I don’t use the old-fashioned method of taking down a list of physical descriptions and personal history of every character. What I do instead is envision them as if I were watching a movie. I’d have to be able to “see” them, “hear” them, “understand” them. This process would take days, if not weeks, but once I finally got to know them, I’d start writing my story and they’d reveal themselves to me--sometimes with surprising results. For instance, in An Innocent Murdered, I didn’t realize Detective Matt Gunnison carried “baggage” from an incident many years back when his high school sweetheart was murdered by a gang of thugs. I didn’t know he had originally planned for a musical career but switched to criminology after that happened. I didn’t know his Methodist-based background would haunt him later after he uncovered the shocking truth behind a cold case murder involving an 8-year-old girl.

I think each author uses a different approach to character development. My main idea is to “show” more about a character than “tell” about that character. Dialogue brings out character, whatever others say about her brings out character, how she reacts to different situations brings out character. For example, in Advent, I reveal a character trait of Greg Sorensen when it comes to a woman like Audrey. “Honestly,” Audrey says, lowering her blue silk panties, “do I have to make e a sign and wave it in front of you to make it more obvious?”

Now, isn’t that a lot better than simply saying that Greg is shy?

About the Book
An Innocent Murdered

Book Details:
Publisher: Self-published
Genre: Murder Mystery
Format: ebook
Price: $0.99
Buy Links: Kindle

Father O'Fallon has been murdered, and police officer Jacinta Perez is arrested and charged. Detective Matt Gunnison, however, is not convinced and with the help of Susan, an ex-nun, he discovers a fascinating link between the priest's death and the death of a child 25 years ago. Will Matt be able to solve both murders?

“What’s critically important here,” Matt said, “is the time this event happened. Mr. Zylinski, you said you knew it was about 9:13 pm when this occurred. How would you know that?”

“It’s all in the deposition, sir,” the man replied. “I checked my watch just before I got to my car. I had to be somewhere at ten and didn’t want to be late.”

The attorney leaned forward, a smile on her face. “I am sure you learned by now, Mr. Gunnison, that the bank clock was correct after all. During the day, that clock was not set back an hour for daylight savings time, but it was corrected by the bank manager at 6:00 that evening. So it really was 9:13 after all.”

Matt was a bit miffed at her know-it-all attitude. “Thank you for pointing that out to me, counselor.”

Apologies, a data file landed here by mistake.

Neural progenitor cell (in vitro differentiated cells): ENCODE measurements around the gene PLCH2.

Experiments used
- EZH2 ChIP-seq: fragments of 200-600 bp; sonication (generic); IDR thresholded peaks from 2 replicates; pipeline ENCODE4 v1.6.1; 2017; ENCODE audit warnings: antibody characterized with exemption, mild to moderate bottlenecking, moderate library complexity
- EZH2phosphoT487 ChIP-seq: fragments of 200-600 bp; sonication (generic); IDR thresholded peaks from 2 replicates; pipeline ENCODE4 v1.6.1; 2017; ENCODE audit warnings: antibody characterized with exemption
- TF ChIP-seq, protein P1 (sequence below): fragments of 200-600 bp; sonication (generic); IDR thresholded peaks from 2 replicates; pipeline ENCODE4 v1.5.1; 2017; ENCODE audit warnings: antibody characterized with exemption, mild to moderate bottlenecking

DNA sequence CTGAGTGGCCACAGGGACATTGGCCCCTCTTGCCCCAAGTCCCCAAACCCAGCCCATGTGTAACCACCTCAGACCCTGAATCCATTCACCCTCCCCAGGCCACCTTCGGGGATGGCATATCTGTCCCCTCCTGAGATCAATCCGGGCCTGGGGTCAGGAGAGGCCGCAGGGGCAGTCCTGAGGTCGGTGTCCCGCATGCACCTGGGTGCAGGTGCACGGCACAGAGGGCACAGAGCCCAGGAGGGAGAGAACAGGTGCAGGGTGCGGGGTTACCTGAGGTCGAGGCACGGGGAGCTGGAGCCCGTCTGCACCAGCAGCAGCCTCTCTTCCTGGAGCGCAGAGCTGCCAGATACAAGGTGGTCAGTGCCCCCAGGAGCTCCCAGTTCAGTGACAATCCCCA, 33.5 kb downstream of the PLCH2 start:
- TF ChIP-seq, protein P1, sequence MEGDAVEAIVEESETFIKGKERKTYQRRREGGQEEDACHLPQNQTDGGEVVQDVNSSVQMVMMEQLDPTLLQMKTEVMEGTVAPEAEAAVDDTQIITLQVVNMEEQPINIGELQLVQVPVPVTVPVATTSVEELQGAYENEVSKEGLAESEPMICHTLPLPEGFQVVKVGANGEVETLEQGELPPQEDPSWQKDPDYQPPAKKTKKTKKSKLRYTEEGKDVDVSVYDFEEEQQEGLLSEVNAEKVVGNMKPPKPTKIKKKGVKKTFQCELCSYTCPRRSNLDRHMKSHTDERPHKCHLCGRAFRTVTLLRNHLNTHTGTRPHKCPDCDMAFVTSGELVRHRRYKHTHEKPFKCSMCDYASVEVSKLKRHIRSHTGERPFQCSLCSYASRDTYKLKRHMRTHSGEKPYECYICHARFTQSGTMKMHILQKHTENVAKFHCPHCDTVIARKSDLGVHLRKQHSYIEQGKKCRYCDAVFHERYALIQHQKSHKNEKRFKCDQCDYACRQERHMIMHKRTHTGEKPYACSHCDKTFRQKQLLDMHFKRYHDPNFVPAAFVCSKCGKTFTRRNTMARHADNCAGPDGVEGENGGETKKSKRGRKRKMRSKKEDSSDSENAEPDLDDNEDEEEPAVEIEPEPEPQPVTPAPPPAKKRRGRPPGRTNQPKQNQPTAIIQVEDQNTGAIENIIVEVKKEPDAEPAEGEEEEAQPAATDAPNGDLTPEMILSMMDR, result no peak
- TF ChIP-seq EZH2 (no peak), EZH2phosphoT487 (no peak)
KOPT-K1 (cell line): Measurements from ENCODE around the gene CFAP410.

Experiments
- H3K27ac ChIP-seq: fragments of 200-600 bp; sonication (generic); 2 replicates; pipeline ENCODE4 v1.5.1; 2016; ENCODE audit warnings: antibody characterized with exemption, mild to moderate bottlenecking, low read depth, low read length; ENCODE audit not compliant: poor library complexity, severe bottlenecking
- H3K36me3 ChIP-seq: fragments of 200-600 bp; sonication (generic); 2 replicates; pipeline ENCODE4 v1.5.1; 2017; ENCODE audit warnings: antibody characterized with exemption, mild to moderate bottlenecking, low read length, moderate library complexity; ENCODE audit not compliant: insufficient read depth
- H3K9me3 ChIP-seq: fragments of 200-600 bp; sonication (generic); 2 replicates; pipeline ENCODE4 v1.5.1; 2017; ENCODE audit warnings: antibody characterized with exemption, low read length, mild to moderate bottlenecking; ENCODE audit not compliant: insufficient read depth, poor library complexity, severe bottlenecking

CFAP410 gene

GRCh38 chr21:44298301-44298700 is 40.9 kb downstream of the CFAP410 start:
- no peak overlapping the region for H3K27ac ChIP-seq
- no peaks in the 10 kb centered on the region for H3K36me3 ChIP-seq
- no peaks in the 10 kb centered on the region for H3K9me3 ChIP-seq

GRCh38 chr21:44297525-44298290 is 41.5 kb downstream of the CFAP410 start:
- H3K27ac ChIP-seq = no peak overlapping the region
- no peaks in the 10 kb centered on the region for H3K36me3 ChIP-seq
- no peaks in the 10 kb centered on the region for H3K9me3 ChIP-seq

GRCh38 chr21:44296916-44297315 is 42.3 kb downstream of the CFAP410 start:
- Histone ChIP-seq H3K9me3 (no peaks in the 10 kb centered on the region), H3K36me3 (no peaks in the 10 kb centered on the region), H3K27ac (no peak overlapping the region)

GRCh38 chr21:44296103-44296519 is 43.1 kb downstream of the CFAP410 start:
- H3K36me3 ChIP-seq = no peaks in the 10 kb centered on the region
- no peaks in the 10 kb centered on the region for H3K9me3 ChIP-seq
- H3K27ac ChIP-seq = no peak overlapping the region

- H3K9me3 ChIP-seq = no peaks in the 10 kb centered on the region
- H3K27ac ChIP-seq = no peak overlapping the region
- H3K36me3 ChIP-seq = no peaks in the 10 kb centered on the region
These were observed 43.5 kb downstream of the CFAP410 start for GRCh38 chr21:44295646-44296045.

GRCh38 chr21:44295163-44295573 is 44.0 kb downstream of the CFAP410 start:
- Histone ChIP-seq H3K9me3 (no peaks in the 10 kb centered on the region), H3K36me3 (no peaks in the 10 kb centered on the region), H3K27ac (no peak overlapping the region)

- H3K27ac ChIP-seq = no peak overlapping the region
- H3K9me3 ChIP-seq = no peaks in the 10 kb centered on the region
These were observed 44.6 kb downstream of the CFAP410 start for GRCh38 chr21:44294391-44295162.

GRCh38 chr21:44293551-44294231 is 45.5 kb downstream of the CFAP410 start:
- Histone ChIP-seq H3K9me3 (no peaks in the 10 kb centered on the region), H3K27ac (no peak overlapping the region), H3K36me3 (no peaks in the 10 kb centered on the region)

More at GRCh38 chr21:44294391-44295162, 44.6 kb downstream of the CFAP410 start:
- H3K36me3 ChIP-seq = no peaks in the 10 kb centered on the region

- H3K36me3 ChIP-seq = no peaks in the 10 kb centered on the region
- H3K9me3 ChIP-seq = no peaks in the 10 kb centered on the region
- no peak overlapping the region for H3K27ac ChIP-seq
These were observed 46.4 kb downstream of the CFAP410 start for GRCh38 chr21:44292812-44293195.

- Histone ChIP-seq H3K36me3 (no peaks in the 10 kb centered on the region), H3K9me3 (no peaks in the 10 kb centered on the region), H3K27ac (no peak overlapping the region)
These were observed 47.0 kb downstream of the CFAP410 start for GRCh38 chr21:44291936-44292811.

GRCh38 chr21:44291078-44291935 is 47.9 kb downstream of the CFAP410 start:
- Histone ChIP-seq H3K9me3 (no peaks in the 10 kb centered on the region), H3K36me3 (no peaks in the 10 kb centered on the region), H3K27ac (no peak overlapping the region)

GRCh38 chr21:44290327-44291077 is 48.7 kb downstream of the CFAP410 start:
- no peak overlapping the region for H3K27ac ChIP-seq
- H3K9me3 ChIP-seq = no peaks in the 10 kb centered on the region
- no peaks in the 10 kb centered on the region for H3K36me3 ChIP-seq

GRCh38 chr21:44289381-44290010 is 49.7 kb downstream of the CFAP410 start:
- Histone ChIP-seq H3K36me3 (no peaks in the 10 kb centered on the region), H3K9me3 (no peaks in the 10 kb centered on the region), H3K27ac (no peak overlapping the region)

About the Author
Tom Mach

Tom Mach wrote two successful historical novels, Sissy! and All Parts Together, both of which have won rave reviews and were listed among the 150 best Kansas books in 2011. Sissy! won the J. Donald Coffin Memorial Book Award while All Parts Together was a viable entrant for the 2007 Pulitzer Prize Award. He also wrote a collection of short stories entitled Stories To Enjoy which received positive reviews. Tom’s other novels include: An Innocent Murdered, Advent, and Homer the Roamer.

His poetry collection, The Uni Verse, won the Nelson Poetry Book Award. In addition to several awards for his poetry, Writer’s Digest awarded him ninth place in a field of 3,000 entrants. He also has a popular blog for writers of both prose and verse.

Connect With Tom:
Web Site

A $50 Amazon gift card to the commenter that Tom feels leaves the best comment. He will make his selection at the end of his tour. Follow the tour and comment; the more you comment, the better your chances of winning.

From Goddess Fish:

Hi! Just wanted to let you know that Tom's sister passed away Sunday and he will be unavailable to comment on your blog post on his scheduled day. If you would add that to your post and assure people he will comment once he gets back into town, we would greatly appreciate it.


  1. If you 'know' your characters then I imagine it must be a tad easier to write about them. Did you find yourself interacting with them as you worked through the writing?


  2. Thank you for hosting Tom today!

    Unfortunately, there's been a death in his family and he's away from the computer for the next few days. He'll check back in as soon as he's able, so leave comments!

  3. Thanks for an interesting interview. I like to read the back story of a book...the meat of how the author got from page one to The End.

  4. Goddess Fish, thank you for letting everyone know. I am so sorry for Tom's loss.

    Marybelle and Karen - thanks for stopping by for Tom.

  5. Marybelle and Karen--

    Thanks for your sympathy toward the loss of my sister. I appreciate your kindness. Your comment, Karen, on how I got from Page One to The End is always one that I often wonder about too. When I start a book, I never quite know how it's going to wrap up. Marybelle, I commented earlier on your thoughts about getting involved with my characters. I do get quite involved with them.